The Double-Edged Sword of Etymology in I Timothy 3:8
Dr. Strauss takes issue with the ESV’s choice of “double-tongued,” arguing that it “sounds like a mock ‘Indian-speak’ (with forked-tongue) or some strange alien creature,” while Dr. Mounce defends the decision because — in cases like this where we lack sound knowledge about what the word means (it’s a hapax legomenon):
You have to go to etymology. Since we have no prior use of this word, and since Paul shows openness to making up words, especially in the Pastorals, it makes sense he coined the word here. Dilogos is from dis meaning “twice” and logos meaning “something said.” Suggestions for its meaning range from “repetitious, gossips, saying one thing and meaning another, saying one thing to one person but another to another person.” The basic meaning is clear. When a deacon speaks, his words must be true, rigorously honest.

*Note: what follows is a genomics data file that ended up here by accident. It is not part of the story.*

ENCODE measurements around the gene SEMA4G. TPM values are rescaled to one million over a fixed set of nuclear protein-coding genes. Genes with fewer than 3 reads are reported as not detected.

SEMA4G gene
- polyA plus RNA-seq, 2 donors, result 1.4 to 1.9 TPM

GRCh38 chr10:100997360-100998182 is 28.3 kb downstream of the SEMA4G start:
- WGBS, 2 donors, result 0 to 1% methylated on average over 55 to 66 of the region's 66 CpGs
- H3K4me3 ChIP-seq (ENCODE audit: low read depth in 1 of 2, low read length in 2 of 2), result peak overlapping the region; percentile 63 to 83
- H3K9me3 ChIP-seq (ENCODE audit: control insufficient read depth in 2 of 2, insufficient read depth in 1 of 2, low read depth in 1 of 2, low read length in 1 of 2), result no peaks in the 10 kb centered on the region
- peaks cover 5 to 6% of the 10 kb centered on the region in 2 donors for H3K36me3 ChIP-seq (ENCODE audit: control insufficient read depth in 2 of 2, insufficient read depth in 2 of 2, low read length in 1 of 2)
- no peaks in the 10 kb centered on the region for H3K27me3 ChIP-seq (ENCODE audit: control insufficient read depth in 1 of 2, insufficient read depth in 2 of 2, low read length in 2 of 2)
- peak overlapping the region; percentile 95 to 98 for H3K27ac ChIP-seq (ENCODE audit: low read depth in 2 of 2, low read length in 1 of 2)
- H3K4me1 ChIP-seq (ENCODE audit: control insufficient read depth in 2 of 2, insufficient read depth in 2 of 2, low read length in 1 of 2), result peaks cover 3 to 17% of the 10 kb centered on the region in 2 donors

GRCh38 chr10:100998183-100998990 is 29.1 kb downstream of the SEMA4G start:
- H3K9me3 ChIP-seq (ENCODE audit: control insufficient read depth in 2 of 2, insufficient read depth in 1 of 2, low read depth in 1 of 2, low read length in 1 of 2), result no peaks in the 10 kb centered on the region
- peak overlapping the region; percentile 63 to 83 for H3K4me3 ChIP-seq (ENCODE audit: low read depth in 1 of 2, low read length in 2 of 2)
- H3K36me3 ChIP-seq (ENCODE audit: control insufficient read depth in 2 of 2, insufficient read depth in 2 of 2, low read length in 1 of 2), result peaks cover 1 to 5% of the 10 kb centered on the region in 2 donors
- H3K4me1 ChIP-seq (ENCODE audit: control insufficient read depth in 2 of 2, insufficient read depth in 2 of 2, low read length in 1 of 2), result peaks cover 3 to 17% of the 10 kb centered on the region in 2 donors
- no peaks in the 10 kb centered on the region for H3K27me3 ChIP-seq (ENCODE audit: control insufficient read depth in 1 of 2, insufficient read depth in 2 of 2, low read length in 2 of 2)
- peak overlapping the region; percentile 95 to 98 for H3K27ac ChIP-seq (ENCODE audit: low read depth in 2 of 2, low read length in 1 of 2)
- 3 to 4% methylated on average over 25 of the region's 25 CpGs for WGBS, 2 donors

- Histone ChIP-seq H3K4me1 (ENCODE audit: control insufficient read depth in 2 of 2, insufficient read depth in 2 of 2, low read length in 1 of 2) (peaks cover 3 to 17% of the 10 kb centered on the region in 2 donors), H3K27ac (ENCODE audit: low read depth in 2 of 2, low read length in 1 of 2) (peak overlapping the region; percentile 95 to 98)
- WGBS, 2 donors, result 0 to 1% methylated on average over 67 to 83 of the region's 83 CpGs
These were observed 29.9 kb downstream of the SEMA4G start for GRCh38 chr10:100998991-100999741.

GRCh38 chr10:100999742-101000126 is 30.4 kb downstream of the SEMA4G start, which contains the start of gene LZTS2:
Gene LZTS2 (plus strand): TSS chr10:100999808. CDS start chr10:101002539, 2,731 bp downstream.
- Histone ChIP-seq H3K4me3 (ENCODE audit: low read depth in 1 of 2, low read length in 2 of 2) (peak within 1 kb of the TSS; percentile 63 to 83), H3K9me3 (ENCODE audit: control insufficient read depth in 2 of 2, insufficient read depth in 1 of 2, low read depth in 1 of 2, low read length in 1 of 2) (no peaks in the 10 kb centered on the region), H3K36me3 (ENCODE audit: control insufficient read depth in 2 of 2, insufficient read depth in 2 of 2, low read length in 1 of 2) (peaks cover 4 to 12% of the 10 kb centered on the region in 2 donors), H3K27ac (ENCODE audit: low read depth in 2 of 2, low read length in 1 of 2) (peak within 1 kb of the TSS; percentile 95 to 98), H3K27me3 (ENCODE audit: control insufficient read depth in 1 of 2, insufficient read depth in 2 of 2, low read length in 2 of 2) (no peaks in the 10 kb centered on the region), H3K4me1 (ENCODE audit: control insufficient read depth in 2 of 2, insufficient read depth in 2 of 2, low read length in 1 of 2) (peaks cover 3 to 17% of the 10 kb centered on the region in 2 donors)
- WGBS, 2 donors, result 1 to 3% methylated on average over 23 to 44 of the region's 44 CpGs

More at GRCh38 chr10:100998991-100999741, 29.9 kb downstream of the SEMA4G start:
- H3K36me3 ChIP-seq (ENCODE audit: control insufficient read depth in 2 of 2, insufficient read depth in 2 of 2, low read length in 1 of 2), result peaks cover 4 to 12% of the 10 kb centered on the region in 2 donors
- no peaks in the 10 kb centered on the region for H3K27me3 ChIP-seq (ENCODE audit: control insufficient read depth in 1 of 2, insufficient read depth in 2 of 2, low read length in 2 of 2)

The problem is that the exact same reasoning that suggests “double-tongued” also suggests the English “bilingual” (from bi-, “two/twice” and lingual, “tongued.”) as a translation for dilogos.
I’m not suggesting that “bilingual” is the right translation. But I think there’s something wrong, or at least incomplete, with a translation approach that suggests two so completely different translations for the same word.
[EDIT: Take a look at this fun and detailed analysis for a more in-depth look at dilogos and related words. J. K. Gayle is in particularly good form.]